Watch Ólafur Arnalds’ soothing Korg PS-3100 synth jam: “Sometimes I want to make a whole album just dedicated to this beauty of an instrument,” he says

Olafur Arnalds Korg PS-3100
(Image credit: Ólafur Arnalds/Instagram)

As many music makers have discovered, limitation can be liberating. Indeed, when faced with an empty DAW arrange page and a multitude of plugins and creative options, the idea of creating a complete song or other project with just one synth can seem very appealing.

Of course, it helps if the synth you choose is a patchable analogue monster, and that’s certainly true in the case of the instrument that Ólafur Arnalds is playing in a clip that he uploaded over the weekend.

“Sometimes I want to make a whole album just dedicated to this beauty of an instrument,” says Arnolds, as he improvises on a Korg PS-3100, a 1977 analogue synth with a 48-note keyboard. Each of the keys features its own VCO, VCF, VCA and EG, and there are two LFOs.

Only 600 of the synths were made, so you’ll need pretty deep pockets if you want to buy one these days. Fortunately, there is another option: Full Bucket Music’s FB-3100 is a free plugin that promises to closely emulate the behaviour and controls of the original hardware.

Speaking to Future Music in 2020, Arnalds described the PS-3100 as the most interesting synth he owns. “I’m not sure if I’m 100% correct but I was told it was the only truly polyphonic synth because it has a full-on analogue chain on every note of the synth and it’s a bit crazy to have an analogue oscillator, envelope and filter for each key,” he said. "I use it a lot for melodic chords, rhythms and texture.”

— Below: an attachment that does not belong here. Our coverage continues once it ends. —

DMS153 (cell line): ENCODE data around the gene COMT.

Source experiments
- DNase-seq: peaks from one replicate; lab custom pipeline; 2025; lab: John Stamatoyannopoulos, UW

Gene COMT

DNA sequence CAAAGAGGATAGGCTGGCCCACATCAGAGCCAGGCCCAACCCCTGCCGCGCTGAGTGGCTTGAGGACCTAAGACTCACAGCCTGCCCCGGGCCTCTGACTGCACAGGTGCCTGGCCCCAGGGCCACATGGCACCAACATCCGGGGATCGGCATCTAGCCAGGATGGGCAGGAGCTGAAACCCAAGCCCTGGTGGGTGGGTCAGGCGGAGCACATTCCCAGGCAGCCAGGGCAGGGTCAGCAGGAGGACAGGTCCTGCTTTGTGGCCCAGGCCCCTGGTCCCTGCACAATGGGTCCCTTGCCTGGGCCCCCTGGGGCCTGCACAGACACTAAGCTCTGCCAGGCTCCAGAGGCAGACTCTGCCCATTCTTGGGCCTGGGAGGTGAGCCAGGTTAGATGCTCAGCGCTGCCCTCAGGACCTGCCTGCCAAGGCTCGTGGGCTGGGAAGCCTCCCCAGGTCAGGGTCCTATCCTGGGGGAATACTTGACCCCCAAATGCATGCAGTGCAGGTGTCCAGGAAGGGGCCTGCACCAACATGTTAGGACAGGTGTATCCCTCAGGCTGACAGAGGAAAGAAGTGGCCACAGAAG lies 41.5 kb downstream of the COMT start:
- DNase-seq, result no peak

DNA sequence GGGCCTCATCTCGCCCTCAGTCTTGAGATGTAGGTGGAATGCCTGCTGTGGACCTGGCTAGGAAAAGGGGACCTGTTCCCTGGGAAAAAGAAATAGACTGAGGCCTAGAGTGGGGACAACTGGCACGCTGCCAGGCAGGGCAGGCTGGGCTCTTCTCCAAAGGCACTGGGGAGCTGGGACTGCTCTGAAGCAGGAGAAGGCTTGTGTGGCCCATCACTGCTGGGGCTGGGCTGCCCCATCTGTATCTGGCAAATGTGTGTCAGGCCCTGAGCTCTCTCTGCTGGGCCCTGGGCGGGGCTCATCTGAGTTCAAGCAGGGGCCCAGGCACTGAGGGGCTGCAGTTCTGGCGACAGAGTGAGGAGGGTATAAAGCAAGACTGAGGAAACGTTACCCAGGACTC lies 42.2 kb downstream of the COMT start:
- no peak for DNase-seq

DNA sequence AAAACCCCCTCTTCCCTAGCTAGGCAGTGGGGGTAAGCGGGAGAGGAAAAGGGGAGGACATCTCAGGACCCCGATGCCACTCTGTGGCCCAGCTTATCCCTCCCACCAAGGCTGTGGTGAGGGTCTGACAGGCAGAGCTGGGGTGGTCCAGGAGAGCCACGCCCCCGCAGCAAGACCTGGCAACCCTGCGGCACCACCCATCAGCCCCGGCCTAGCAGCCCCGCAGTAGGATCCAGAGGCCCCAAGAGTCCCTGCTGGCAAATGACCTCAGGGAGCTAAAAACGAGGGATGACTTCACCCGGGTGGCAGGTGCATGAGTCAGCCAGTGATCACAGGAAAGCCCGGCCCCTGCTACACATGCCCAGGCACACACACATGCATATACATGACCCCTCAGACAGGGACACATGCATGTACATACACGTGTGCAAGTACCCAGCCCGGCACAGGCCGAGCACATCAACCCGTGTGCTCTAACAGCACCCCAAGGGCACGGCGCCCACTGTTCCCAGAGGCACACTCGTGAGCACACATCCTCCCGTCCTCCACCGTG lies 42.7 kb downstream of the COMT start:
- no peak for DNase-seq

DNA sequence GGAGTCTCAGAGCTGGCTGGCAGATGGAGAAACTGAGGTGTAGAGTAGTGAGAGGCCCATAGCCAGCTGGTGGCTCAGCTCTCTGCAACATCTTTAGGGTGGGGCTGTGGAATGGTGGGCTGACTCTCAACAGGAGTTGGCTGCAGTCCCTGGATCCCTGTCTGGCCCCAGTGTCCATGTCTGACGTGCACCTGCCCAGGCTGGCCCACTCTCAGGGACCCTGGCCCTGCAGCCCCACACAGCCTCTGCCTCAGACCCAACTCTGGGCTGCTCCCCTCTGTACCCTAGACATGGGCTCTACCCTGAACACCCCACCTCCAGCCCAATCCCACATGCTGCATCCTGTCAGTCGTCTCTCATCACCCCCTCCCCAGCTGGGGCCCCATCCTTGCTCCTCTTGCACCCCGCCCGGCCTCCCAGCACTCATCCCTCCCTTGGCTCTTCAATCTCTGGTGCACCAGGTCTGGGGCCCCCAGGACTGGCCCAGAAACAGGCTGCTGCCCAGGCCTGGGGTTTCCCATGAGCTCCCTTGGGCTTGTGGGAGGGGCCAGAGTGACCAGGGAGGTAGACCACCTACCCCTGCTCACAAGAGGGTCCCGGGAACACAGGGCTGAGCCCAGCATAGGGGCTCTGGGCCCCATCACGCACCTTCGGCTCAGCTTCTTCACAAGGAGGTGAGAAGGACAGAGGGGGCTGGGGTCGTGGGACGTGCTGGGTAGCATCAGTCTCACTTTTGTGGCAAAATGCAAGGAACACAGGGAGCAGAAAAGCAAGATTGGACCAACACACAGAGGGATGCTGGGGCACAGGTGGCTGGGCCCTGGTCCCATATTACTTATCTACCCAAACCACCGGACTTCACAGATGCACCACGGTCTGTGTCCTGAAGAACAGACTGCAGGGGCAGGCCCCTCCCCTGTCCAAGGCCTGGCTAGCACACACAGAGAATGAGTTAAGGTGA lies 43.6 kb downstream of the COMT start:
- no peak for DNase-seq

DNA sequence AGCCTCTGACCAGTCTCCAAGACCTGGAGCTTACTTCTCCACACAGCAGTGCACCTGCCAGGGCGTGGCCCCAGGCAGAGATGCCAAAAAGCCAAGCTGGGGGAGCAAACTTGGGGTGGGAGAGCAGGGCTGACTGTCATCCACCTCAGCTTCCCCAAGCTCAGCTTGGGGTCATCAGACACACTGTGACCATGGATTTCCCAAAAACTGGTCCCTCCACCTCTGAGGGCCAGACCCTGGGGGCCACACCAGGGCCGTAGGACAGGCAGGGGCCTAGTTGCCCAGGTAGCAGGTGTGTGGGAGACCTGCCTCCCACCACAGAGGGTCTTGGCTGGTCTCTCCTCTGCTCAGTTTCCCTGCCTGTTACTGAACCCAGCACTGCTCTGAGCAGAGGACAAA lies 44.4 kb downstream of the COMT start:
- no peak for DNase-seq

There’s certainly plenty of that in his improvised piece, in which the PS-3100 sounds as warm and alive as an open fire. We could happily take a larger dose of the musical medicine that he’s administering - in fact, where’s the pre-order link for that album?

Ben Rogerson

I’m the Deputy Editor of MusicRadar, having worked on the site since its launch in 2007. I previously spent eight years working on our sister magazine, Computer Music. I’ve been playing the piano, gigging in bands and failing to finish tracks at home for more than 30 years, 24 of which I’ve also spent writing about music and the ever-changing technology used to make it. 

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